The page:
Portrait 3

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During the last few months friends and family have been amazed by Mathew’s improved recovery – walking, thinking clearly and improved memory. When he was initially assessed at Royal Talbot we were advised by the doctors there that there was little they could do for him and that he would be lucky to progress beyond the ability of a toddler. These improvements have come ‘out of the blue’ to some. What has changed? Firstly he started spending weekends out of institutional care. Secondly, after strong and difficult debates with the staff at Royal Talbot his medications were progressively reduced and now he is on 5 mg of Olanzapine a day, 700 mg of Sodium Valproate and ~750 mg Propranolol. He has also commenced Hyperbaric Oxygen Therapy, one of the few ‘positive’ treatments available to brain injured people. We are not yet able to give Mathew the benefit of a recommended HBOT protocol but we are nonetheless able to provide him with 2-4 hours treatment a week.

Side By Side

Arriving at Royal Talbot you see that it is a big complex that employs lots of people . It must be quite a calling to work at such a place and I am filled with admiration for many of those who work there for whom it is indeed a calling. I have met angels and humanists despite the infertile soil of government bureaucracy – I imagine distressed patients and paperwork and myriad difficulties and health care workers that need to get home to their own families and troubles. How can we hope for a government department to always make the best choices for Mathew? There are industries that are driven by profits behind these buildings and damaged confused souls huddled within them, in small rooms behind curtained windows. Whenever I visit Mathew unannounced I find him brooding in his room. I wonder where Mathew might be if we had just had him home as we would have been forced to do if this weren’t Australia, if the middle picture had never been… Sorry Mat!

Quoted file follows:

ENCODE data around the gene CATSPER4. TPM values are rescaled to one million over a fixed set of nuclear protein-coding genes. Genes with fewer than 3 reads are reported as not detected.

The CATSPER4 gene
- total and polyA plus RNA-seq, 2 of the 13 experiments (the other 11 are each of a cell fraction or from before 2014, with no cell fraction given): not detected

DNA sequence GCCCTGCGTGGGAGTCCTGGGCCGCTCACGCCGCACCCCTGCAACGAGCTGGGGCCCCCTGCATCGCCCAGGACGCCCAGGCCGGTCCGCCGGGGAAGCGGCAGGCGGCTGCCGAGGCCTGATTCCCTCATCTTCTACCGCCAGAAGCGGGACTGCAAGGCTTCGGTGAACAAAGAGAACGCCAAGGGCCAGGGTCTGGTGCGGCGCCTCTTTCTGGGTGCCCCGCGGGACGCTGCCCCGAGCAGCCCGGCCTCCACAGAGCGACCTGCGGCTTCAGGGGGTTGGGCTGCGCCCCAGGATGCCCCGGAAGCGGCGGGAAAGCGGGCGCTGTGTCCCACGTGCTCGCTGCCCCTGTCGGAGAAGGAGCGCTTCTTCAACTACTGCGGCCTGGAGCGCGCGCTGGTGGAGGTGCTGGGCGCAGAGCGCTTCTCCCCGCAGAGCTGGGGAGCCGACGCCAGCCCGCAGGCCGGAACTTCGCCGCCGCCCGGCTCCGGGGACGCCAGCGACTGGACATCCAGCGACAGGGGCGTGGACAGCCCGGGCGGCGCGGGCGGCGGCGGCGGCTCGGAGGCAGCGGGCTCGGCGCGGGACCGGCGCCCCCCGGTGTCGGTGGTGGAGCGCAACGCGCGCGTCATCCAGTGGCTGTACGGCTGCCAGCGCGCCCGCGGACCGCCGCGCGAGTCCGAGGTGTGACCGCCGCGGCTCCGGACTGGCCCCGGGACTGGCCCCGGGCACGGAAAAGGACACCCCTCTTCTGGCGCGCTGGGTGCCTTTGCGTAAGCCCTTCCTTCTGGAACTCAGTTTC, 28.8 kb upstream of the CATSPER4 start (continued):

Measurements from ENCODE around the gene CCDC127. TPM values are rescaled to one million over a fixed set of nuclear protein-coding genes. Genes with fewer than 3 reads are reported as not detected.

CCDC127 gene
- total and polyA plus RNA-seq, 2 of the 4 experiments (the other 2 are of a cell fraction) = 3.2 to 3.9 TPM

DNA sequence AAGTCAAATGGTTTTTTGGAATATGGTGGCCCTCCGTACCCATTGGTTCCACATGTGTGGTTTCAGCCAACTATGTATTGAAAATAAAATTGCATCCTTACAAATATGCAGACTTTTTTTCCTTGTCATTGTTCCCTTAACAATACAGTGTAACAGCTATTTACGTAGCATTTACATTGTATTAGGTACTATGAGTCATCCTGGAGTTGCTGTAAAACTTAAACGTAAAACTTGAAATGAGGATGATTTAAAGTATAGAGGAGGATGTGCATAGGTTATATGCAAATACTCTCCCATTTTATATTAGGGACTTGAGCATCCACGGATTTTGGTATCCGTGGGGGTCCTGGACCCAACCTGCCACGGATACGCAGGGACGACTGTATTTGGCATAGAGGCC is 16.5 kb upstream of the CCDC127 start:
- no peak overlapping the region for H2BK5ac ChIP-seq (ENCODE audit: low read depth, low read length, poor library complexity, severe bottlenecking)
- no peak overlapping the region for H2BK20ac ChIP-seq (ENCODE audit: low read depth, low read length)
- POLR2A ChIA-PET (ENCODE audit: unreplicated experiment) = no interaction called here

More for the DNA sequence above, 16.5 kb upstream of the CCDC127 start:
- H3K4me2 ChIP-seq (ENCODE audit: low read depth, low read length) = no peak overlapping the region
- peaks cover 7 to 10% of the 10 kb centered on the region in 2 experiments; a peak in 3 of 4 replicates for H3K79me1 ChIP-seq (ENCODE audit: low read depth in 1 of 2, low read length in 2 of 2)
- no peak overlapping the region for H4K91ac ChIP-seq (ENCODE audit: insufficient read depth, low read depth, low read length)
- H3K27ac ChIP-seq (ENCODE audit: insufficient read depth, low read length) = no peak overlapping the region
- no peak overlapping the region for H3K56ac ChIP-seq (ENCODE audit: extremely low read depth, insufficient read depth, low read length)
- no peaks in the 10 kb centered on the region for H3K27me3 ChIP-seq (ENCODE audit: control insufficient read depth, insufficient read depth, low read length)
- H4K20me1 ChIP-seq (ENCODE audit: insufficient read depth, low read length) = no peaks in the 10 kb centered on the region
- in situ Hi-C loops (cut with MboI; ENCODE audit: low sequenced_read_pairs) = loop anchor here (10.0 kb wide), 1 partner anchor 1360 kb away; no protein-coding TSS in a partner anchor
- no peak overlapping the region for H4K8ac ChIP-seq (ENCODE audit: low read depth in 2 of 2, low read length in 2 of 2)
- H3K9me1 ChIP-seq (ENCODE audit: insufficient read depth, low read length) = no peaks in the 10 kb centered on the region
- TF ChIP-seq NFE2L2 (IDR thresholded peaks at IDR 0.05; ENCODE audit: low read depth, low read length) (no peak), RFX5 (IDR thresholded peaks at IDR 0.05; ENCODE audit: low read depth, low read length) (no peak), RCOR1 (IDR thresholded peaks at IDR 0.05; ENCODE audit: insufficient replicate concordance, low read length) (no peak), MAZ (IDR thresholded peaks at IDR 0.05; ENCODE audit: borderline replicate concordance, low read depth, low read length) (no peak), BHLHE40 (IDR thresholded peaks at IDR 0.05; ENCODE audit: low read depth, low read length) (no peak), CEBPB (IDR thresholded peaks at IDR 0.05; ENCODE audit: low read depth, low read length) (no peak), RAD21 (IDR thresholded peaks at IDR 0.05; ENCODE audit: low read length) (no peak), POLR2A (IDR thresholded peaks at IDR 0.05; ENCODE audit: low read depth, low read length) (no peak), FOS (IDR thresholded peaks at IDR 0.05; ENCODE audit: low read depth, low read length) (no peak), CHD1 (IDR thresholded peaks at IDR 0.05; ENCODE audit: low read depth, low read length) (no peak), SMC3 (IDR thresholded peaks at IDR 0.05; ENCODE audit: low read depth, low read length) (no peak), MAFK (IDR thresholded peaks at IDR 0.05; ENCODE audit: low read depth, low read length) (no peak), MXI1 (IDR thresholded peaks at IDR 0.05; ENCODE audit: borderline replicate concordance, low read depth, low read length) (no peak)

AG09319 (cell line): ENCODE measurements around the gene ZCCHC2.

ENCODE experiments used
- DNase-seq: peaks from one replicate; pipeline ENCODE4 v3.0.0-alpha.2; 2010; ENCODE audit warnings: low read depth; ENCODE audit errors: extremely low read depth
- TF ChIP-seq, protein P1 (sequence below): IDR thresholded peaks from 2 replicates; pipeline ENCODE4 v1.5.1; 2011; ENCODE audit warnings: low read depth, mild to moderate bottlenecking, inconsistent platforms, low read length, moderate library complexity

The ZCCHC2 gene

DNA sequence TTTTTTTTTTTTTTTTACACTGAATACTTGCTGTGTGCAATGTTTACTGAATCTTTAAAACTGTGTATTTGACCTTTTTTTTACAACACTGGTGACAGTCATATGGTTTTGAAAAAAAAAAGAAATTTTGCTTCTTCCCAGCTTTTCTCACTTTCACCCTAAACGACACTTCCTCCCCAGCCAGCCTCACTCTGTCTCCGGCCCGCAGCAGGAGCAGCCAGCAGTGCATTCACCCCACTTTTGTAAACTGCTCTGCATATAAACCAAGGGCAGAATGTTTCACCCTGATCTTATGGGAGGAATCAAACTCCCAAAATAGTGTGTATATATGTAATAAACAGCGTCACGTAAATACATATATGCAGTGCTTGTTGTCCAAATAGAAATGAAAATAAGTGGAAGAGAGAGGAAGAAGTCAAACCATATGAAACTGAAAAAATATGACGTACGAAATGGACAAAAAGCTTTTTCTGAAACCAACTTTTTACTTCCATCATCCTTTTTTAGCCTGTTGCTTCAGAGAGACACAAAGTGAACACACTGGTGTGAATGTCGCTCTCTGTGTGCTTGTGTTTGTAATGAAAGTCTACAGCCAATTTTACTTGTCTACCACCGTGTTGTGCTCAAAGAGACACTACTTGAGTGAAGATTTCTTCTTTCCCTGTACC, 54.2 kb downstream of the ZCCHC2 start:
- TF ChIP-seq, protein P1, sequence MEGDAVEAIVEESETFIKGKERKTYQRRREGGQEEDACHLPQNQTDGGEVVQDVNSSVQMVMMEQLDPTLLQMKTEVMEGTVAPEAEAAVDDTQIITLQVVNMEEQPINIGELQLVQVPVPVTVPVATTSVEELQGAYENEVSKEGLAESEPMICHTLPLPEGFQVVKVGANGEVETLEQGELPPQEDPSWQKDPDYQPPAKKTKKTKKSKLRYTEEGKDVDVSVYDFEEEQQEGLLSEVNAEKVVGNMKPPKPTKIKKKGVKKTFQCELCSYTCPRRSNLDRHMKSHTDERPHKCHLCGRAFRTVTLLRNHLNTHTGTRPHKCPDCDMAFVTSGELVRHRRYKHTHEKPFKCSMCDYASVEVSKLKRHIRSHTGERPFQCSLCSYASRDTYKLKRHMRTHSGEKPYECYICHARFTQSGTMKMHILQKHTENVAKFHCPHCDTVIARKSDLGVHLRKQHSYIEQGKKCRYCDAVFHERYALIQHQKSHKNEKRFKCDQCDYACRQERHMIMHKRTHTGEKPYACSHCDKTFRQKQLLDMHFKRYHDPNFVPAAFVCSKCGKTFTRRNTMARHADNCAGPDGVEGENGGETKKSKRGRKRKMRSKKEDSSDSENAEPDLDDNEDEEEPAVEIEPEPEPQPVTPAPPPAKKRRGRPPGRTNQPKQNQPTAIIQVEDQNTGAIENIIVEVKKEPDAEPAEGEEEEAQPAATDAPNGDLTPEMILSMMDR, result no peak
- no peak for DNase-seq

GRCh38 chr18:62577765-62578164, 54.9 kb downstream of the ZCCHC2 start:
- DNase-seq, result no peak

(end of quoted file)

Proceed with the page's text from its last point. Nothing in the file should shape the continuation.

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Haircut Weekend

List of Weekend events:

  • Stayed Friday night at Eltham
  • Saturday morning went to Vic Market with Eltham gang for Leroy’s first bitrthday
  • Join Martin’s Ryu Top Taxi’s
  • HBOT #9
  • Prahran Market shopping and coffee
  • Had Greens smoothie entre and La Italian Mamma Pesto Pasta
  • Watch Malthouse’s first Carlton win
  • Market coffee
  • Short haircut from Ryu’s stylist
  • Listen to Ryu’s piano practice
  • Go to Vegie Bar for dinner with Sanae, Roo, Ryu and Martin

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Open Studio Revisited

Mat caught up with Keith at Open Studio this evening and shared Singapore memories in the easy Northcote atmosphere.

Mat’s short term memory is improving a lot at the moment – when I rang this afternoon he filled me in on last night’s outing with Stephen and said how he was looking forward to catching up with Keith. There’s fantastic stuff going on in Mat’s noodle!

Pierz says to check out Jill Bolte’s My Stroke Of Insight for some inspiration on recovering from brain injuries. Her TED talk was fantastic. Courageous woman.